[Marxism] FW: Socialists and wars in the 21st century - The case of Syria

Jeff meisner at xs4all.nl
Fri Nov 11 13:42:41 MST 2016


On 2016-11-11 19:21, Richard Fidler via Marxism wrote:
> 
> Full: http://tinyurl.com/zr8mq7f
> 

Thank you for this thoughtful article. I think one of the problems one 
faces in a discussion around how to be antiwar in practice, is that the 
discussion is crippled by the one-dimensional framework of pro-war 
versus anti-war. For all the antiwar movements I have supported or 
participated in, the actual content is never really limited to "opposing 
war." While the existence of war is a sad commentary on the backwardness 
of the human race, the solution to that backwardness is in removing the 
causes of war. Only strict pacifists always advise both sides in a war 
to simply put down their guns and stop fighting. In practice, one side 
following this advise only allows victory for the other power.

Thus in Vietnam "antiwar" meant that the US and its allies should stop 
their war-making, NOT that the Vietnamese should stop their war of 
liberation. Opposition to the Contra war in Nicaragua, again, was in 
reference to the U.S. which created and supplied those forces, not a 
call for the Sandanistas to stop the defense of their country (anymore 
than we would have opposed the revolutionary war they had conducted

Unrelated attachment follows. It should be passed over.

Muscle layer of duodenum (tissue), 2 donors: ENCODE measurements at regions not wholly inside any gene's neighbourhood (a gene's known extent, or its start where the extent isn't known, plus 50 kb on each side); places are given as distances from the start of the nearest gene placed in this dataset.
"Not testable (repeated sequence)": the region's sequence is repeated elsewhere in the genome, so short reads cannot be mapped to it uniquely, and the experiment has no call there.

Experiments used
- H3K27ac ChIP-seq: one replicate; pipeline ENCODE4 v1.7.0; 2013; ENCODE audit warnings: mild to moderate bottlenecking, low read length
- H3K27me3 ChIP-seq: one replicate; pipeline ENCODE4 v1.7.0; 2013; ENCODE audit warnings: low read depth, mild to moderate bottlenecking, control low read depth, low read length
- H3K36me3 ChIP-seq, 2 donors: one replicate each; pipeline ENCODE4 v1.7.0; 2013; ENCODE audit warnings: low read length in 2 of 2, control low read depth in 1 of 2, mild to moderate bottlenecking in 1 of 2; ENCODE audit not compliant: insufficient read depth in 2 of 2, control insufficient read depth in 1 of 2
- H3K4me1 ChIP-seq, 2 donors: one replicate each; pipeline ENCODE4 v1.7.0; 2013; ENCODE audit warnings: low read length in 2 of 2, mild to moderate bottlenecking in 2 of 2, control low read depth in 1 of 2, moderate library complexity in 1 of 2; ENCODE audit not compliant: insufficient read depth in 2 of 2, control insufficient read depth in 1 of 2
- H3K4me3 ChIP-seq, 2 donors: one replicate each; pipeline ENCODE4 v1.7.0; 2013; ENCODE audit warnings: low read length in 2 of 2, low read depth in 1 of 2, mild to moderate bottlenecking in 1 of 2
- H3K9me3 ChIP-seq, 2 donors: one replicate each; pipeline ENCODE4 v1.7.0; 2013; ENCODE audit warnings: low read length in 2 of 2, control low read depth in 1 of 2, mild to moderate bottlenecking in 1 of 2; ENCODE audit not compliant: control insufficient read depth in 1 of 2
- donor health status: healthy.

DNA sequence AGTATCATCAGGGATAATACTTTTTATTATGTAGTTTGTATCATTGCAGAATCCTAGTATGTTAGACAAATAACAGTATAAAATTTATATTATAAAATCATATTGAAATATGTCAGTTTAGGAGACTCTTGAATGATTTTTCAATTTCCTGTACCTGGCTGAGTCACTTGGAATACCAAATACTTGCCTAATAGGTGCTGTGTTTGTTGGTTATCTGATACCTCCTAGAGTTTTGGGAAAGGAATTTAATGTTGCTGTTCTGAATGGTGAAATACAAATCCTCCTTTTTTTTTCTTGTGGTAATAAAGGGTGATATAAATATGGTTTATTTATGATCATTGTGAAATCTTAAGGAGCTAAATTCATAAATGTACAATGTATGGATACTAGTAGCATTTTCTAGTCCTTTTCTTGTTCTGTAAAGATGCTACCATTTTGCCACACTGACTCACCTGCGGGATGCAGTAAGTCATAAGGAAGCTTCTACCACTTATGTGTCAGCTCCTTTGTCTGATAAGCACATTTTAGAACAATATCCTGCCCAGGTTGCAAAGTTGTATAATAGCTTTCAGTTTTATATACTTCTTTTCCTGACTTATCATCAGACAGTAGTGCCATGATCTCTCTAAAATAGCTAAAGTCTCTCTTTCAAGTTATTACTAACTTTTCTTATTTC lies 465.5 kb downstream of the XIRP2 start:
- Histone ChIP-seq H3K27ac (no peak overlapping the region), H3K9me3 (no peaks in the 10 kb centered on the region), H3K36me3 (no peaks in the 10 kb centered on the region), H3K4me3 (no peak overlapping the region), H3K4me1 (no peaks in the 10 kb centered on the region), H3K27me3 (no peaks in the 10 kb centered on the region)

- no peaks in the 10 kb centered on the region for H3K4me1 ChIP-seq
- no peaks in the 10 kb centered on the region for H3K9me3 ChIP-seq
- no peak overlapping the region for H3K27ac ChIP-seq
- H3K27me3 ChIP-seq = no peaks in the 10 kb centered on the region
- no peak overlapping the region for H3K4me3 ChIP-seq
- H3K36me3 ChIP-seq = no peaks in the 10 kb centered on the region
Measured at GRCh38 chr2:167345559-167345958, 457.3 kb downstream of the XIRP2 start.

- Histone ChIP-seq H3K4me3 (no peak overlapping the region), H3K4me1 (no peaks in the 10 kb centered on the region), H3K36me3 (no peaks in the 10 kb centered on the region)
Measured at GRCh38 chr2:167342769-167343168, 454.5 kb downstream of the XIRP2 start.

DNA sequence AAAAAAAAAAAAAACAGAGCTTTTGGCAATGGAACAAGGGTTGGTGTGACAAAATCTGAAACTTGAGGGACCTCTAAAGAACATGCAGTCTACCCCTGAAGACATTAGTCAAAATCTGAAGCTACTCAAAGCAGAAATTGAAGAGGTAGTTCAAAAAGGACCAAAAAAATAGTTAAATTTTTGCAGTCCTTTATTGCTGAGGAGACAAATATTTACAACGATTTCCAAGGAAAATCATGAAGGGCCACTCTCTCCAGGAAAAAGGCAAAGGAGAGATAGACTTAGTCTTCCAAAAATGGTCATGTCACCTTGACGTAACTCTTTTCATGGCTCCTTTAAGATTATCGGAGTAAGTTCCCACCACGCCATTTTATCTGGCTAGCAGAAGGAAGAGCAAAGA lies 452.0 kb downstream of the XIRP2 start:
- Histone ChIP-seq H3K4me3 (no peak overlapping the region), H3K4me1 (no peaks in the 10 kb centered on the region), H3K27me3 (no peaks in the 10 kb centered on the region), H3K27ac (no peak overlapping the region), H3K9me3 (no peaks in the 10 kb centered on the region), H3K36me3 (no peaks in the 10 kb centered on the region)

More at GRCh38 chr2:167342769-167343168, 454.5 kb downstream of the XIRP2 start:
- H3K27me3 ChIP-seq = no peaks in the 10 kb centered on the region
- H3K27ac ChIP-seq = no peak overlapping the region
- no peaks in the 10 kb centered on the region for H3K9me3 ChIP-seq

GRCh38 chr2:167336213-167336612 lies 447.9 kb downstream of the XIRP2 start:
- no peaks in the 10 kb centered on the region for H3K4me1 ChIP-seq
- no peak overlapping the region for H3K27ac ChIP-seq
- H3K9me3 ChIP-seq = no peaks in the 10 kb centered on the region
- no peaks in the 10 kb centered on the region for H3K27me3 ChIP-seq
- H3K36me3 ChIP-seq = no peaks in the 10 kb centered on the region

against Somoza). When we had "antiwar" demonstrations against the 
impending Iraq war, we never meant that the Iraqis should abandon their 
military defenses. In all such examples, "antiwar" really meant opposing 
the war-making of one side, but in effect justifying the military 
efforts of the oppressed nation under attack. It was only because the 
main enemy in each case were our own imperialist ruling classes that the 
term "antiwar" was a convenient and popularly formulated slogan 
expressing that content, in which we were actually (and unashamedly!) 
taking sides.

That is why an "antiwar" movement in the West in relation to Syria is an 
oxymoron. Obviously the revolution and civil war in Syria was not a 
result of any war-making on the part of Western imperialism (despite 
various fictions to the contrary). We should take the side of the 
oppressed in Syria every bit as much as we did in the above examples. 
But (unless you live in Russia or Iran) using the term "antiwar" doesn't 
really specify which side you are on. And using that term robotically 
can only increase confusion and promote the myth that their revolution 
was a Western imperialist plot. In other words, the discussion that 
Richard Fidler encroached upon was already distorted by the starting 
point: how to build an "antiwar" movement in the West. Rather we need to 
start with the concept of building a solidarity movement with the 
oppressed. Only from that starting point can we formulate popular 
slogans and demands, and determine if and how terms such as "antiwar" 
can be applied to those efforts.

- Jeff





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